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Sermon 2024 05 05 Easter 6 B 2


 Saint Margaret’s 

Anglican Church

Budapest Hungary



“What is to prevent these people from being baptized…?”


Most everyone who lives here in Hungary will know that exactly two weeks from today we will celebrate the great festival day of Pentecost, or Pünkösd in Hungarian.  After all, even those who have no idea what Pentecost is all about will know that it and the Monday following are national holidays, days off; ones which come courtesy of the Holy Spirit, whether one believes in the Holy Spirit or not.   The story of the very first Pentecost, which by the way was not a national holiday in Hungary or anywhere, is related to us in the second chapter of Acts of the Apostles, the same New Testament book from which our first Reading this morning is taken.  


It is very short, so let’s take another look at it:


While Peter was still speaking, the Holy Spirit fell upon all who heard the word. The circumcised believers who had come with Peter were astounded that the gift of the Holy Spirit had been poured out even on the Gentiles, for they heard them speaking in tongues and extolling God. 


Then Peter said, "Can anyone withhold the water for baptizing these people who have received the Holy Spirit just as we have?" So, he ordered them to be baptized in the name of Jesus Christ.   Then, they invited him to stay for several days. 


In fact, the event related in this text today from the Acts of the Apostles has sometimes been called the Second Pentecost, or the Gentile Pentecost.  Just as at Pentecost, the first one, the Holy Spirit had descended upon the disciples, so now to everyone’s seeming amazement, the Holy Spirit again descends, this time upon Gentiles of all people.  Which was a big deal.   For, to this point in the Acts of the Apostles, and we are in Chapter Ten by the way, so very nearly the half-way point, the message of the Gospel has been spreading, but fairly close to home, in and around Jerusalem, and in neighbouring regions.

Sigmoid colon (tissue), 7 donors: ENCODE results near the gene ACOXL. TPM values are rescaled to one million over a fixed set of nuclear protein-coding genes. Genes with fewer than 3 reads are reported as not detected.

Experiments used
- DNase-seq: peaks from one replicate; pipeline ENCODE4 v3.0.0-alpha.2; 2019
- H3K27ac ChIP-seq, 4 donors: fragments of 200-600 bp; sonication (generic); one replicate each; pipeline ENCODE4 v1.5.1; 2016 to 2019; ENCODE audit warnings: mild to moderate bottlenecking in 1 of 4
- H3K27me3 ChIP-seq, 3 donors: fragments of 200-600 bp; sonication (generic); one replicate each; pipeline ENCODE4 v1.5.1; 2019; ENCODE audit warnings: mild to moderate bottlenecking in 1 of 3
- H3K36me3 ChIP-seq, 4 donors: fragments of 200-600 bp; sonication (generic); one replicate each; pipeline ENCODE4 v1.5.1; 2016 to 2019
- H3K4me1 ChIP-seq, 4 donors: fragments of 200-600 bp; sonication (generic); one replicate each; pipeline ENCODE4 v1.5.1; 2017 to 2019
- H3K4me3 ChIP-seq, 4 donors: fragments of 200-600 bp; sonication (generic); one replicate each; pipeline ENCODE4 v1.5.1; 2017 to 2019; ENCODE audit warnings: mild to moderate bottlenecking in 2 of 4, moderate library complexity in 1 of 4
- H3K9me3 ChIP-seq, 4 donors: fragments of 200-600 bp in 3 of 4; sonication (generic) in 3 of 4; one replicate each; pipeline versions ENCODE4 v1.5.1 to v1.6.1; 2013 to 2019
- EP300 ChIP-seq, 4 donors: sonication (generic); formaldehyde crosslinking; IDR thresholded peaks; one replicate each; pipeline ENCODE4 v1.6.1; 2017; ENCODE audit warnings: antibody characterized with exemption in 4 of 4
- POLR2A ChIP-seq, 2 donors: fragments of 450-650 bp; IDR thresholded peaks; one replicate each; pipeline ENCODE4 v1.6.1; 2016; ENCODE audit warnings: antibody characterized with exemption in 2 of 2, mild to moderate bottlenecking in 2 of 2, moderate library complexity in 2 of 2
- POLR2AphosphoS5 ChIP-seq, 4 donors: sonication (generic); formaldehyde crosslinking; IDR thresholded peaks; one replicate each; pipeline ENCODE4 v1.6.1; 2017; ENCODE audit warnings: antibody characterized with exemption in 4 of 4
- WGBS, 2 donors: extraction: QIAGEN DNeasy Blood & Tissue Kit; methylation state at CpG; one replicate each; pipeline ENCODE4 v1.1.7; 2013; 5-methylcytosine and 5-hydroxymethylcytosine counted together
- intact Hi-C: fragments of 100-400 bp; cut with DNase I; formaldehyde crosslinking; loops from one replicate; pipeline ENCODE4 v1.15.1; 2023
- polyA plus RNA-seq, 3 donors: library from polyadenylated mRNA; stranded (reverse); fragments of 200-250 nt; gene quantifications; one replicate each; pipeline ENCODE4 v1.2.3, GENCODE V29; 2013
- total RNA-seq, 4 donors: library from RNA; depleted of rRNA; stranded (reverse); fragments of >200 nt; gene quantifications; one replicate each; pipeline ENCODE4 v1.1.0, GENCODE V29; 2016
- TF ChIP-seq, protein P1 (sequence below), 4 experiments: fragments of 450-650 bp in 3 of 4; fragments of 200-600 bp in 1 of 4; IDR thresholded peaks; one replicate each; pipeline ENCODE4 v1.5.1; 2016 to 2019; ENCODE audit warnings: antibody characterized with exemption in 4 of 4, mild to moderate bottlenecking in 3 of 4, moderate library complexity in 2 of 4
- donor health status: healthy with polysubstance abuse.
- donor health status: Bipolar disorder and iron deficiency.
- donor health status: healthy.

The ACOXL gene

But now Peter has made his way to Caesarea, a predominantly Gentile city named rather obviously for the Roman Emperor, or Caesar, where we find him preaching the Gospel to, well, Gentiles.   And “while Peter was still speaking,” as the text tells us, “the Holy Spirit fell upon all who heard the word.”  Note that the Spirit does not even politely wait until Peter stops talking but rather barges right in and falls upon all who heard the word; falls upon all who heard; in other words, upon Gentile and Jew alike.  And that was unheard of.  For all we know, the Gentiles themselves at that Second Pentecost may have been just as astonished as were the Jewish followers of Christ witnessing the event.   


Yet, it was precisely at this gathering in the heart of Gentile territory that the Holy Spirit first manifested the full appeal and allure of the Gospel message.  The Good News of the Gospel is indeed for everyone.   “Can anyone withhold the water for baptizing these people…?” asks Peter almost rhetorically in response to the gift of the Holy Spirit which has come down upon these Gentiles.   And the answer is obviously, emphatically: No.  No one can withhold Baptism anymore than they can withhold the movement of the Spirit itself.   In faith and Baptism, we all belong.  Jews, Gentiles, Hungarians, Ecuadoreans, Brits.  Even Americans.  Everyone.


Dante’s Baptism moments ago is simply the latest manifestation of this truth, of the universal reach of the Holy Spirit, the universal reach of the Good News of the Gospel.  I have no idea how many Baptisms will take place today across the globe, but for right now young Dante has the distinction of being the newest Christian in the world.  May he have a long life and a happy one.  Like Peter, may he often find himself happily interrupted by the wonderful working of the Holy Spirit in his life.  


And as the people present at that second Pentecost, that Gentile or universal Pentecost, welcomed Peter into their homes and hearts, may Dante grow to be, like his parents and family members, a man of welcome and love; a person of open-heart and faith.  Not just “for several days,” as our text says of Peter’s stay in Caesarea but throughout all his days.  Happy Baptism, Dante.


Happy Second Pentecost.


Amen.


The Rev Dr Frank Hegedűs


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